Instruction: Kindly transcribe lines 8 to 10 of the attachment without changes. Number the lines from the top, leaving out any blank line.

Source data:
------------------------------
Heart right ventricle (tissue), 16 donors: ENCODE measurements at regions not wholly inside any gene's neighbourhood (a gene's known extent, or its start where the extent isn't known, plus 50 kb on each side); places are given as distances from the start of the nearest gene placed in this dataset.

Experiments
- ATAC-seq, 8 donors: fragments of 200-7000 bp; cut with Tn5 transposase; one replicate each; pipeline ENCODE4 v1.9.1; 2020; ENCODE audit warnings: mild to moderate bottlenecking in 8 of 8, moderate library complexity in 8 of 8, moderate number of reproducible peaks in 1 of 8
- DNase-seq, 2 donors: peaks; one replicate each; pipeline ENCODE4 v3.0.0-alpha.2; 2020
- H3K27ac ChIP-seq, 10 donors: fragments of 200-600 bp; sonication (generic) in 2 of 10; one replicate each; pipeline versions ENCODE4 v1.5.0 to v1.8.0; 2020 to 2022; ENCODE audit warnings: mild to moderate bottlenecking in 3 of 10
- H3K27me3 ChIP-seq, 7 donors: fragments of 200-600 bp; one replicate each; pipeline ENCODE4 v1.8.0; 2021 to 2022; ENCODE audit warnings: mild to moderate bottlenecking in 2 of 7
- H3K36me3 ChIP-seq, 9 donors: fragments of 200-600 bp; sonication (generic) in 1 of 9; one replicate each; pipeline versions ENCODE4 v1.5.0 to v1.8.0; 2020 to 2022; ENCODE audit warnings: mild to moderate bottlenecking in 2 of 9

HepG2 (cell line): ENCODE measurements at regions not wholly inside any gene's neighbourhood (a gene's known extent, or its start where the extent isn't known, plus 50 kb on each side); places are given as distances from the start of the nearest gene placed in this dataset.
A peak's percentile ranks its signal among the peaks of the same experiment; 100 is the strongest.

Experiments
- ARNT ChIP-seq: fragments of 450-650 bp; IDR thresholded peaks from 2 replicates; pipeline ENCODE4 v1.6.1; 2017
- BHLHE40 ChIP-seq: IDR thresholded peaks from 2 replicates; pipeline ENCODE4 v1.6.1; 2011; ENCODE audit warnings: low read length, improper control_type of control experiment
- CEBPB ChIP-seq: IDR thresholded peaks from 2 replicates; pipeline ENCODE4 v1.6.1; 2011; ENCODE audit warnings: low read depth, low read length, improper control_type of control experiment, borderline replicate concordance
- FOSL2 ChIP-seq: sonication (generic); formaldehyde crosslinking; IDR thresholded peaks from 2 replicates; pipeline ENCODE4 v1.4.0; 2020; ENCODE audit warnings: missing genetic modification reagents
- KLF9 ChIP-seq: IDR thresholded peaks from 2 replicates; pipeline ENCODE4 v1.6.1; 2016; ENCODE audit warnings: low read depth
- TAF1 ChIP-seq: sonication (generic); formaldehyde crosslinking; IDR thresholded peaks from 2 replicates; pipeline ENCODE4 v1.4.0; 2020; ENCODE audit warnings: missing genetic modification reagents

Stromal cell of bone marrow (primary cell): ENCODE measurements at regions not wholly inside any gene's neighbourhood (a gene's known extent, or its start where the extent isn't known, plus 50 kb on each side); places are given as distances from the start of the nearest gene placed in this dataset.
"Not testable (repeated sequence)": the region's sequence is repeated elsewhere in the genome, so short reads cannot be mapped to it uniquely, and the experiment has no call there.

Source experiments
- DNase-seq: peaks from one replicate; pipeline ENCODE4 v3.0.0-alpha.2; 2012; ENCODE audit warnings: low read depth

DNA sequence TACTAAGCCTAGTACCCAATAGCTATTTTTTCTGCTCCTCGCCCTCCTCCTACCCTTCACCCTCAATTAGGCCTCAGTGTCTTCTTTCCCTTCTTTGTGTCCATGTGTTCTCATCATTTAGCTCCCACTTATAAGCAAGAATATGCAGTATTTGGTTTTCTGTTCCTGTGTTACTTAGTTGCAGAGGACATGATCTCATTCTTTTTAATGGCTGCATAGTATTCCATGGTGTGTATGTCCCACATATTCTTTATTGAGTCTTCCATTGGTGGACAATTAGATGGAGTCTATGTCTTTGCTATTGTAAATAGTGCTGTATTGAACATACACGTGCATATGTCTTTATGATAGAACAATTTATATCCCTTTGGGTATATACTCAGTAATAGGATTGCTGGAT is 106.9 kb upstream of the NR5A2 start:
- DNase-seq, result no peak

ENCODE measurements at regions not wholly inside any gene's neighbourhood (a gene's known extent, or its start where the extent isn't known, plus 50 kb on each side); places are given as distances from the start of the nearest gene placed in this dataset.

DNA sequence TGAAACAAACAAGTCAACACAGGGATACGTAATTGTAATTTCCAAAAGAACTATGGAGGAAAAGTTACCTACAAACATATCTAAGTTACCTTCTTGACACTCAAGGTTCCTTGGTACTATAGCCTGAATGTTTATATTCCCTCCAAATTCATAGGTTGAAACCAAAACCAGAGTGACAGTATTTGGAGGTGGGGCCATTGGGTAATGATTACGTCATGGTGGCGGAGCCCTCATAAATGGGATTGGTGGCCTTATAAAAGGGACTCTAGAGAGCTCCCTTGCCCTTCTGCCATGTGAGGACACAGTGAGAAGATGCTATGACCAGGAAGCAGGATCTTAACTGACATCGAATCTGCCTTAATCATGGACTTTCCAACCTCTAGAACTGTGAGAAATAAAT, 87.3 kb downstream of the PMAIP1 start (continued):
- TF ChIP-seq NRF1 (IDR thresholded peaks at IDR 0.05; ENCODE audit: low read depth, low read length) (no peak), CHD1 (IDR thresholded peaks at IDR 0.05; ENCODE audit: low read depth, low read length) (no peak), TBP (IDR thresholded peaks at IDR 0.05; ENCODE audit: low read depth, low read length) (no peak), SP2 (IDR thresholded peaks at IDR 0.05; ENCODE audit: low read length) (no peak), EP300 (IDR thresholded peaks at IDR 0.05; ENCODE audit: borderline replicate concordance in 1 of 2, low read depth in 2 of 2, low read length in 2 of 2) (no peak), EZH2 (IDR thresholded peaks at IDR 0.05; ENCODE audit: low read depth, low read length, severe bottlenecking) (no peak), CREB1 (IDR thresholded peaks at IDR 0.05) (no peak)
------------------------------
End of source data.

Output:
HepG2 (cell line): ENCODE measurements at regions not wholly inside any gene's neighbourhood (a gene's known extent, or its start where the extent isn't known, plus 50 kb on each side); places are given as distances from the start of the nearest gene placed in this dataset.
A peak's percentile ranks its signal among the peaks of the same experiment; 100 is the strongest.

Experiments